LAS VEGAS, Nevada (KVVU) -- Las Vegas Metropolitan Police said two cars were street racing before a crash that killed two people.
Javoni Tavizon Monarrez was booked on reckless driving charges on June 14, three weeks after a deadly crash near Flamingo and Jones that killed Jason Alexander Qahhaar and Priscilla Rebecca Velasquez. The two died after a May 24 crash where a Corvette was traveling at a high-rate of speed before hitting a pole.
According to an arrest report, surveillance video initially showed the Corvette driving at a high rate of speed approaching intersection. The driver lost control of car and hit a power pole before hitting a fence. Velasquez, the registered owner of the car, was in the passenger seat and was pronounced dead on scene. Qahhaar, who was driving the vehicle, was ejected and taken to University Medical Center for treatment before he died.
Police estimate the Corvette was going approximately 140 mph five seconds prior to the crash due to car airbag data.
Surveillance video later showed that two minutes before the crash, the Corvette and a silver 2022 Dodge Charger were seen at a nearby intersection, an arrest report said. LVMPD used Google Earth and surveillance video to determine how fast the cars were going.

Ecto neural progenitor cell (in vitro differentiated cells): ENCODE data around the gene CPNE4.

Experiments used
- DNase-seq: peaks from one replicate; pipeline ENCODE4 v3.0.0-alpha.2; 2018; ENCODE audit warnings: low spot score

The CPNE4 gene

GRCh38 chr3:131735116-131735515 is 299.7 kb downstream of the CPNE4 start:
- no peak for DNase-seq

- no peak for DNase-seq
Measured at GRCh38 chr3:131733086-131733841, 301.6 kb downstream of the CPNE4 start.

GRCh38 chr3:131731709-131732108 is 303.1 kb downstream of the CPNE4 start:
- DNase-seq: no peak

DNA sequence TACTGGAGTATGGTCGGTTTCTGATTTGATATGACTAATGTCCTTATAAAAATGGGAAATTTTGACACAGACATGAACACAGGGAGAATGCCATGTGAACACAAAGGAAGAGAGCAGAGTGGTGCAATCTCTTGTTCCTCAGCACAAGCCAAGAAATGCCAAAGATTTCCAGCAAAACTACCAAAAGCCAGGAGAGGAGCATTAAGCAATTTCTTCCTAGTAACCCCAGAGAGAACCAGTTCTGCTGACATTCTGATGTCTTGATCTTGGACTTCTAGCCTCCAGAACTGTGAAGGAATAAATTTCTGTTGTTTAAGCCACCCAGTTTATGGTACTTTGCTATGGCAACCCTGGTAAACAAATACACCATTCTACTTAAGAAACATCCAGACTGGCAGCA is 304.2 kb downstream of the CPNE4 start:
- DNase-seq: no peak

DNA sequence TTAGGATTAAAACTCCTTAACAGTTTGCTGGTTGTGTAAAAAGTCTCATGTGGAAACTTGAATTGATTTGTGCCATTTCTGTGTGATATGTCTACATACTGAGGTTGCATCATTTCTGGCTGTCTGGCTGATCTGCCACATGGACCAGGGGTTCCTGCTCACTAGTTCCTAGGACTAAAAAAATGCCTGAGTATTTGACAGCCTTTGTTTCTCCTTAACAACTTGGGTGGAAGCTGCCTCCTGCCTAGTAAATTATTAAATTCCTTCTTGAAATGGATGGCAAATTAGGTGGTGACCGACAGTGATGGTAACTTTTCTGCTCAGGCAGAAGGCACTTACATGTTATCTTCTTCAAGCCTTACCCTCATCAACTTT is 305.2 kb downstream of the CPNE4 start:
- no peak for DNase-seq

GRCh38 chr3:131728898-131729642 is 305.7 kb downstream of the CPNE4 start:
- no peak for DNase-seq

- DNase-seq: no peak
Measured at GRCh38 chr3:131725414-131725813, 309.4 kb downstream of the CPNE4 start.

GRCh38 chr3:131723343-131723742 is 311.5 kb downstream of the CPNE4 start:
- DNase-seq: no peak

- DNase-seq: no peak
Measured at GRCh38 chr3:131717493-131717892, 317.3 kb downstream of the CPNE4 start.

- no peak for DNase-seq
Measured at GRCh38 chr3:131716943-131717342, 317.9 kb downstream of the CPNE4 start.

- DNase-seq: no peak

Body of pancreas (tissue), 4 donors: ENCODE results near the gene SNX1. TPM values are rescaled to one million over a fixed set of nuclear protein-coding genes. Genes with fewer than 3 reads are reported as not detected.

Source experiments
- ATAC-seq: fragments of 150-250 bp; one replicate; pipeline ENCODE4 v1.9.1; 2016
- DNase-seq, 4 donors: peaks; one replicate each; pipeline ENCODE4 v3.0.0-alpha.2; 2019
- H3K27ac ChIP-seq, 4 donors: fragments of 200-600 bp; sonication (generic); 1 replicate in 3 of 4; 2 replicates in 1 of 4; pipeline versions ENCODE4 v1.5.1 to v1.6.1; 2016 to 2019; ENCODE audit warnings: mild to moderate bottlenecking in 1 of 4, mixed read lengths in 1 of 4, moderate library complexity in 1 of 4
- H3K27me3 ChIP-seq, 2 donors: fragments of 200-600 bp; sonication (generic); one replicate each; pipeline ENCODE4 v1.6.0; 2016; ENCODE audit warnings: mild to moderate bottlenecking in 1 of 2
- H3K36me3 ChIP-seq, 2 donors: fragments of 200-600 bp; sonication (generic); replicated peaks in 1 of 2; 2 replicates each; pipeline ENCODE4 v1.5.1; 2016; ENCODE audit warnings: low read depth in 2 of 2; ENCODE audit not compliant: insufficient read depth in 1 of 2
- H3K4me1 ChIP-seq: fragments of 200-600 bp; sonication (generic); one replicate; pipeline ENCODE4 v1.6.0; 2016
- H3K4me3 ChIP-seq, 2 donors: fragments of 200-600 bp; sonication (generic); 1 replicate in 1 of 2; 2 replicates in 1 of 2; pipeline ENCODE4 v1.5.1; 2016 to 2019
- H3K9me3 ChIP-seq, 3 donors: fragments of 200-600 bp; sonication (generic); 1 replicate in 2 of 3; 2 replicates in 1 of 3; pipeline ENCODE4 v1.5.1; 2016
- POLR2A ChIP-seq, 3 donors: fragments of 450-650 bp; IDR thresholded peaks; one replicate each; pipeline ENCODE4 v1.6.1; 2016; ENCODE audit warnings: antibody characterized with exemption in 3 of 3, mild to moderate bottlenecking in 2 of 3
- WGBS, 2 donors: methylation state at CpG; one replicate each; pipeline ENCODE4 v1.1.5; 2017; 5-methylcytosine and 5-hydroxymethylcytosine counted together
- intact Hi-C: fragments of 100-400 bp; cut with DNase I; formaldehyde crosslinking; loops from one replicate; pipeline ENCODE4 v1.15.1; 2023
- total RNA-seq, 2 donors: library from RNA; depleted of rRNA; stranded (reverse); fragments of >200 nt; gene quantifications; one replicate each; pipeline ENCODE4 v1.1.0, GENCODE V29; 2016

The Corvette was going about 88 mph and Dodge was going about 77 mph in a 45 mph zone, the report said. At another point, the Corvette went about 106 mph and the Dodge went 88 mph.
“Due to the fact both the Corvette and the Dodge were seen on video within close proximity of each other in all three video points, it also proves the speeds had to be similar and indicative of an unauthorized speed contest,” police said in an arrest report. Witnesses also told police that they thought the two cars were racing.
Police later identified the Dodge driver as Monarrez. Police said Monarrez worked at the same business as Velasquez and Qahhaar.
Monarrez said he was at a hookah lounge celebrating a birthday with coworkers near Tropicana and Jones. Monarrez claimed he didn’t see the crash involving his coworkers, the report said. When police told Monarrez they had video of him racing, he said “he must be guilty if we have video,” but also said he didn’t remember racing the Corvette, the arrest report said.
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